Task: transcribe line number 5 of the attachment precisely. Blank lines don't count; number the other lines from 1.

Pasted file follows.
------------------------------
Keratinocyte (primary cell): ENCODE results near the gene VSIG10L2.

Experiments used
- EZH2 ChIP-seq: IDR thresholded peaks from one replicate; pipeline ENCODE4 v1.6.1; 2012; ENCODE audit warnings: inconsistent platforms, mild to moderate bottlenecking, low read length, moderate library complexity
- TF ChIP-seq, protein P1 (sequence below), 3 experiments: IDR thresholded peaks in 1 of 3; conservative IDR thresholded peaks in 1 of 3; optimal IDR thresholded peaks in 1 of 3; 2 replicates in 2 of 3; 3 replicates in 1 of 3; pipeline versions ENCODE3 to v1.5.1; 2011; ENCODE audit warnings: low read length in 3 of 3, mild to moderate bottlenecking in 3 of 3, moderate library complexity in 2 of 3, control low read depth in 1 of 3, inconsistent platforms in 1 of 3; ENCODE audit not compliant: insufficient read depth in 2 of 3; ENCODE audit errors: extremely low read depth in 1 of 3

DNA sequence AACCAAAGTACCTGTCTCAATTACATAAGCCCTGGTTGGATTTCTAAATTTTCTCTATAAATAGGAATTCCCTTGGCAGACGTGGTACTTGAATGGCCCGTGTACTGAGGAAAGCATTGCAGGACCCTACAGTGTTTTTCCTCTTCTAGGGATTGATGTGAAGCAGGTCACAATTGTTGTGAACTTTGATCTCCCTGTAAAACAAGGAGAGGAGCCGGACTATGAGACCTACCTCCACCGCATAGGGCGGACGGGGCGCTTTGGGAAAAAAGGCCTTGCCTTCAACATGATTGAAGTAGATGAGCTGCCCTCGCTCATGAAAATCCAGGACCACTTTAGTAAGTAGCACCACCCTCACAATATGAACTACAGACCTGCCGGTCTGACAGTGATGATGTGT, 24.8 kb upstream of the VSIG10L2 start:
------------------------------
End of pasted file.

DNA sequence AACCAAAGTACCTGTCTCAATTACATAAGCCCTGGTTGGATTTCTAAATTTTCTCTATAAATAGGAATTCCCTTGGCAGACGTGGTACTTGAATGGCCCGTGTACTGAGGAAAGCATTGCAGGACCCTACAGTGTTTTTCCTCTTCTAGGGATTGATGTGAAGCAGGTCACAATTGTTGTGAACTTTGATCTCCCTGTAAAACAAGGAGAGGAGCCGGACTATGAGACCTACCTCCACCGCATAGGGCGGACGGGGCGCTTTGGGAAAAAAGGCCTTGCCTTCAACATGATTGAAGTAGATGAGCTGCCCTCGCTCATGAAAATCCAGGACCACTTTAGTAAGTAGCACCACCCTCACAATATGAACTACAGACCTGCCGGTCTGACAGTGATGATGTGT, 24.8 kb upstream of the VSIG10L2 start: